Friday, December 6, 2013

The Tweets of Music

"What the f**k did I just watch?"

That was the serious question I posed to myself at the conclusion of yesterday's 3 hour tour through Rodgers & Hammerstein's Sound of Music Live! I asked myself that question not because I hated it (by its conclusion, I decided I enjoyed it very much) but because I wasn't actually sure what it was. It was a "live television musical event," but what IS that? It's not a movie, but it's being filmed. It's not a staging of the classic movie version of Sound of Music, but the stage musical version of Sound of Music that came before the film. But it's also not a live performance happening in a theater. The action is happening on multiple sets in a sound stage. There's no live studio audience so there's no applause and there's no energy for actors to feed off of while performing live. The actors are essentially performing in a vacuum, save for each other and the camera crews. There are commercial breaks throughout the performance which affect the natural flow of a two-act/one intermission stage show. So ultimately, what IS THIS?? The best I can come up with is: It's... unique! It's a "live television musical event." Cozy up on the couch, open the social media site of your choice and live-blog about it to to your heart's content! That's what live TV is for!

There's a bit of debate (mostly online, ironically) as to whether snarky live tweeting is "fair" to the production or the performers involved. Are we really allowing ourselves to experience the piece as a whole if we're constantly throwing out our opinions to the interwebs, picking things apart before we've allowed them to sink in. Personally, I think it's totally fair and a delightful part of the communal TV watching experience to live tweet. If you don't want to be involved, don't be! At a live theater, I would never act that way. But creatively riffing on something that is happening live is its own sort of improv skill. I think it should come from a good place in our hearts though. We kid because we love. Taking the piss out of something doesn't mean we don't ultimately appreciate it. As I said to a friend online, Shade isn't hate, it's just shade. If you can only complain and not not enjoy it, you should spend three hours doing something else.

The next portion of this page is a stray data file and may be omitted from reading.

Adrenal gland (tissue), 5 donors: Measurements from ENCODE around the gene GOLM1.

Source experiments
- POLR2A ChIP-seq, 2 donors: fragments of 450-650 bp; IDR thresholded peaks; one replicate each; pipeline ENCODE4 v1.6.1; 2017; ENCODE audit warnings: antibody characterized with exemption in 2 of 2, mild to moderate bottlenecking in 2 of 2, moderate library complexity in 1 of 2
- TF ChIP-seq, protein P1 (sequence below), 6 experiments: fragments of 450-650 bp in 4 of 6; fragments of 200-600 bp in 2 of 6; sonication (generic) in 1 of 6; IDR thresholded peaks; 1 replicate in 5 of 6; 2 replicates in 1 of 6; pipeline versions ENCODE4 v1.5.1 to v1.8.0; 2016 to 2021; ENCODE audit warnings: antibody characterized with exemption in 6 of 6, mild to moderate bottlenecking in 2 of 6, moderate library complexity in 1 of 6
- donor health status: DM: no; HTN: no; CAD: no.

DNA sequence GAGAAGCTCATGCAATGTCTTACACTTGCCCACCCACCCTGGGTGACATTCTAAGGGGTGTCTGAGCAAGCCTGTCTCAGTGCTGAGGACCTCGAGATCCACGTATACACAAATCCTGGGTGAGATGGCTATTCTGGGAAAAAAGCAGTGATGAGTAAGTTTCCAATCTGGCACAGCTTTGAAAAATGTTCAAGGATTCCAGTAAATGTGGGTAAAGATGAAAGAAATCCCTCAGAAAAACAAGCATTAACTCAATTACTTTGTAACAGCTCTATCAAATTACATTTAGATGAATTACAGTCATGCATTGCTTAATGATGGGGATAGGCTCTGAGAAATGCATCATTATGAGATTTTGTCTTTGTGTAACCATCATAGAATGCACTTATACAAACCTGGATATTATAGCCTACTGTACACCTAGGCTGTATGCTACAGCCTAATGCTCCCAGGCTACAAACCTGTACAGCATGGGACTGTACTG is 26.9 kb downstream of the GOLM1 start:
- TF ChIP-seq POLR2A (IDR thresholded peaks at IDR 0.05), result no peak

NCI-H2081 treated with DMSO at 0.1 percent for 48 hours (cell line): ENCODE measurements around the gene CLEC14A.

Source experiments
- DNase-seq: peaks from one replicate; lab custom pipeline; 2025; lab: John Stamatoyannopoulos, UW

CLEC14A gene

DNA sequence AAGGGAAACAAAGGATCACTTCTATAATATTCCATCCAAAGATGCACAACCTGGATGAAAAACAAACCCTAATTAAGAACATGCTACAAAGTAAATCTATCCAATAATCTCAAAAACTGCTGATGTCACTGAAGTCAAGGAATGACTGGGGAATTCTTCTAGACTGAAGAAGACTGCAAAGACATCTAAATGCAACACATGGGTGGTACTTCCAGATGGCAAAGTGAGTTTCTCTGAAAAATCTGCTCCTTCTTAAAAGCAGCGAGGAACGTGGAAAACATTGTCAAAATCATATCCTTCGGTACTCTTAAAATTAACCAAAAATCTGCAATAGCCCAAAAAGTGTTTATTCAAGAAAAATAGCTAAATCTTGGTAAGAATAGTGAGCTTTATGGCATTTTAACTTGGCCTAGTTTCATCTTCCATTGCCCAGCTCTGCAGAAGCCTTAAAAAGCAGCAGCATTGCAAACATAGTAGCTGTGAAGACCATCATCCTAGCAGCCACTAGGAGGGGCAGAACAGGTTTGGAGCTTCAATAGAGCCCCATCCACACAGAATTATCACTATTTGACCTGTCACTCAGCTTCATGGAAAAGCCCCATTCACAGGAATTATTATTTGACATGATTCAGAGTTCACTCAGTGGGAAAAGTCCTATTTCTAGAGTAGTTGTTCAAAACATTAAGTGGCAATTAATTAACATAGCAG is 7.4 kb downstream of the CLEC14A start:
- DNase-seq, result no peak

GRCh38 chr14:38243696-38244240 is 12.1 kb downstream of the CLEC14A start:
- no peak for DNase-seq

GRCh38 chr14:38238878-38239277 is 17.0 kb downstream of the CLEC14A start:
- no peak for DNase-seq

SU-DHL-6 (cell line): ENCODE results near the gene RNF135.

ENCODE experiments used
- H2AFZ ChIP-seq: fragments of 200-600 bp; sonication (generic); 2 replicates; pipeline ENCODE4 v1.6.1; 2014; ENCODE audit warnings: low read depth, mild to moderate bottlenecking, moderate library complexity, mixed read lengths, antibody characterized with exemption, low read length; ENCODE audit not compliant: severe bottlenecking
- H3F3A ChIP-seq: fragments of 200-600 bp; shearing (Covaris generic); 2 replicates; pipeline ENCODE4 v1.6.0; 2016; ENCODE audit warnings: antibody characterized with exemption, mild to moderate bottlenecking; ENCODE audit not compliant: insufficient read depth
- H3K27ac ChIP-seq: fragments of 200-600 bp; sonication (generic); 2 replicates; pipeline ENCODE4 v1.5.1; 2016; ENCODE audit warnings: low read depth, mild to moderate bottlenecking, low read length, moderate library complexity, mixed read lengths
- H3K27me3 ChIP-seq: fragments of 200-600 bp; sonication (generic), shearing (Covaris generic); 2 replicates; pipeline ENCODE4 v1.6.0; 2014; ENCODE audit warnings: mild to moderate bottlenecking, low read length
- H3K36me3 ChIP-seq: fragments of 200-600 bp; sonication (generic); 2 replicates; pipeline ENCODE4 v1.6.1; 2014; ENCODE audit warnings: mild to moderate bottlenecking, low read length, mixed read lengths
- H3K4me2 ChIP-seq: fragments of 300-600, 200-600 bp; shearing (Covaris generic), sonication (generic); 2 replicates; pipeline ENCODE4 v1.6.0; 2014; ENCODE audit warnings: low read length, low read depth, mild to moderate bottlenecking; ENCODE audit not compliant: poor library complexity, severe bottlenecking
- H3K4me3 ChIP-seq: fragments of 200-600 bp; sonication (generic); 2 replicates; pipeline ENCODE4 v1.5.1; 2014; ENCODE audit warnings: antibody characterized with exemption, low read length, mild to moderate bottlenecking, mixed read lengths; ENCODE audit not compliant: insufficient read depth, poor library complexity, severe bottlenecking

Overall, I thought  Sound of Music Live was a huge success for NBC. Nobody tripped down the sets giant stairs (despite my urging), nobody forgot their lines, the camera work and sound work were pretty much always on point, the sets were great, Broadway stars were out in force on screen and there was a live musical on network TV in  prime time! And the network promoted the hell out of it and millions of people watched. So they'll probably do another musical in the future, because seriously, what else does NBC have that pulls those numbers? Pretty much nothing! So nice job, everyone.

And naysayers, keep in mind this was an experiment! No one would know if the live show would work at all, and some things worked really well! And for the things that didn't, why not be a force for good and point out the obvious flaws so when they do it next time there's a public record of what areas could be improved? It's our DUTY as musical theater lovers to tweet and post our FEELINGS! Just put some thought into your thoughts, you know?

God Bless, Carrie Underwood. She is not a trained actress, and her line readings especially in the first half of the show were ROUGH, but I applaud the effort. She was trying. I could see she was trying. I felt she was invested. She was stretching as an artist. There was no sense of her just going through the motions. No glazed over eyes while her scene partners were talking. She had one performance to nail everything. No previews. No safety net. All eyes on her. Whether you think she was miscast, she still fully committed to this 3 hour journey. There was no turning back. Even a high school production would let the kids have 3 or 4 shows over a weekend to settle in and get some perspective on what they're doing. I was left with the impression that she started out very nervous and as things went on, she relaxed. I also felt that given the opportunity to keep playing  the role, her confidence would build and her performance would improve. I'm not discounting the shortcomings, I'm just applauding the risks she took professionally in taking on the role and for investing herself in it. She knew she'd be opening herself up to a lot of scrutiny and she did it anyway. And her attachment to the project brought a lot of eyes to TV screens.

PLUS there were the highlights of the night in Audra McDonald as Reverend Mother and Laura Benanti as Elsa. These women are INSANE talents. And they got to show what they can do to millions of viewers! Audra's "Climb Ev'ry Mountain" made the whole thing worth it. It's glorious. Carrie's present and emotional reactions as her scene partner during the song made it even more special. And separately, Laura's reaction shots throughout the performance were PRICELESS. When Elsa exits the story, we were all sad to see Laura go.

And then there was Kurt! Little second-son Kurt! I didn't even know that could be a scene-stealing part. Just like when Maria's saying her prayers, Kurt can be a little forgotten. But that little kid had stage (and screen!) presence. He was a delight.

So in conclusion, it's fun to make jokes, but it's also fun to support the art form and recognize the effort put in to make something nice. It doesn't replace the stage musical, or the classic movie we watch over and over again, but it can compliment both and introduce new viewers to the joys of musical theater.

And for the record, here's all the snarky things I had to say about the show last night:

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